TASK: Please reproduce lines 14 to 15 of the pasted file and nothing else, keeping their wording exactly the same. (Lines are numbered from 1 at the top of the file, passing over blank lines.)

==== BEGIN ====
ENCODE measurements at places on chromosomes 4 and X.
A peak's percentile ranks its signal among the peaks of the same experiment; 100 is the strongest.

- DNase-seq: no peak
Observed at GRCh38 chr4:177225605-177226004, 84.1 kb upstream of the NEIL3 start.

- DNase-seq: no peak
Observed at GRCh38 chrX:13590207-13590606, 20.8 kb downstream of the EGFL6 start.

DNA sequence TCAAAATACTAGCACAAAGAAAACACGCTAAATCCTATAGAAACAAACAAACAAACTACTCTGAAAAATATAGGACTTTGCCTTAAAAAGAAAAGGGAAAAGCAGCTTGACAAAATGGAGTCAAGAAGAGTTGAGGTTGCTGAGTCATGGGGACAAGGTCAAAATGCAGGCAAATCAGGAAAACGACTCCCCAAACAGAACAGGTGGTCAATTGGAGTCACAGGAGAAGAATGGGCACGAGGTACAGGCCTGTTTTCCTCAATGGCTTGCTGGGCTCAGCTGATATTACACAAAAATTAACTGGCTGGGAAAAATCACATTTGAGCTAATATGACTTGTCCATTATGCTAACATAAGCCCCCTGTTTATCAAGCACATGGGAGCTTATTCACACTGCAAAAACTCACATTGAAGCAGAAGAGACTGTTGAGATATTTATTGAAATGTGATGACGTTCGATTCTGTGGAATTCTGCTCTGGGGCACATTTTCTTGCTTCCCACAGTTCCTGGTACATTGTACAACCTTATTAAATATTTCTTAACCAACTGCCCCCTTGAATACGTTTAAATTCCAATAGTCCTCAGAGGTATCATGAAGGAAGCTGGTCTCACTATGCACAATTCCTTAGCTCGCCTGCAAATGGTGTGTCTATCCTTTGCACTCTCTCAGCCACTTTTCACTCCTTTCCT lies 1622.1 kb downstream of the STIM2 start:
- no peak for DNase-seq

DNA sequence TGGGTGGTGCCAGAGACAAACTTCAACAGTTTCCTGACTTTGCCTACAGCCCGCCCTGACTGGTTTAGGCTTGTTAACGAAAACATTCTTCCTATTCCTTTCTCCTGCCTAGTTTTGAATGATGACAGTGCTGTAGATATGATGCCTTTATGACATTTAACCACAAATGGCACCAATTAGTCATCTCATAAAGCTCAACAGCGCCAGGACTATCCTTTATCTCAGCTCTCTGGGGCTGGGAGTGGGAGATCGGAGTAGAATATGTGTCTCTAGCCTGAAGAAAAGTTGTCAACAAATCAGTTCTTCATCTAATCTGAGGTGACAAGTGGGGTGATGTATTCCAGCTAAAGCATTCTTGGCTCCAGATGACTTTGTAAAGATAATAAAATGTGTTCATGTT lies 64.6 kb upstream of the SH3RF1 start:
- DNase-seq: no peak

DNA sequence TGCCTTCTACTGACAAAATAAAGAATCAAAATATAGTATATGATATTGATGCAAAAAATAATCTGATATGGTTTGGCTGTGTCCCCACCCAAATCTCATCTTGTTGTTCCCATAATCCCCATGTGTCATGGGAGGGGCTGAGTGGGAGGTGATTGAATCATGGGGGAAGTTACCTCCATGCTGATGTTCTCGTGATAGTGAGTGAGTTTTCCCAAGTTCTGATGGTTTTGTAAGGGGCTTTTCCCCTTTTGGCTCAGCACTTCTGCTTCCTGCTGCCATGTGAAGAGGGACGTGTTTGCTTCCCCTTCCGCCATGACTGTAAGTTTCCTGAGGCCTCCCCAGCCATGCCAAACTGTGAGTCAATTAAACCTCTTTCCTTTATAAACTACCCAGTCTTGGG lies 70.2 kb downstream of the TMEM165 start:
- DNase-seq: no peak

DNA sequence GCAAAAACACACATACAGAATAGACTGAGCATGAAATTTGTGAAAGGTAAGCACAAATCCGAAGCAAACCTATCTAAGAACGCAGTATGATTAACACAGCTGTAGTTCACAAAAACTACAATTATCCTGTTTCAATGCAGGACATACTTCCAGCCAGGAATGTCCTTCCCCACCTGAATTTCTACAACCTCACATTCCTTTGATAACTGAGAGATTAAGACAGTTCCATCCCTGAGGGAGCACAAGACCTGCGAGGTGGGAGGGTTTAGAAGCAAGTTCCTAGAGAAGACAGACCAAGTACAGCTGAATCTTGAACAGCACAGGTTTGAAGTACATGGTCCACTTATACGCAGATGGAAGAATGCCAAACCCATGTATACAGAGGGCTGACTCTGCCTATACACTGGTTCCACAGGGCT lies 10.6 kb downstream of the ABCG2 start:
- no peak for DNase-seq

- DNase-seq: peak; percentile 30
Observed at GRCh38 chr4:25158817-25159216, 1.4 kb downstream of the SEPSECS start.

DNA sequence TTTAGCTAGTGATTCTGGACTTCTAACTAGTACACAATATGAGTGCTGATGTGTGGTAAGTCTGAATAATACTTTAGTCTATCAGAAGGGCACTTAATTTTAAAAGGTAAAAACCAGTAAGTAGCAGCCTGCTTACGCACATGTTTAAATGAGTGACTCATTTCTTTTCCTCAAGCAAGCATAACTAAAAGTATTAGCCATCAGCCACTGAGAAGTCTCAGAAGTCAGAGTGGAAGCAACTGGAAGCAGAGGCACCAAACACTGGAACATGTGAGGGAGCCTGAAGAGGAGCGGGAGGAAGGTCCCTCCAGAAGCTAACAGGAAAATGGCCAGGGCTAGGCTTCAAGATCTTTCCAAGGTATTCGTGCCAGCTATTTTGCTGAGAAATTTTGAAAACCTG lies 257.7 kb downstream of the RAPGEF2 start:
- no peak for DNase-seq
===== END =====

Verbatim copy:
- no peak for DNase-seq

- DNase-seq: peak; percentile 30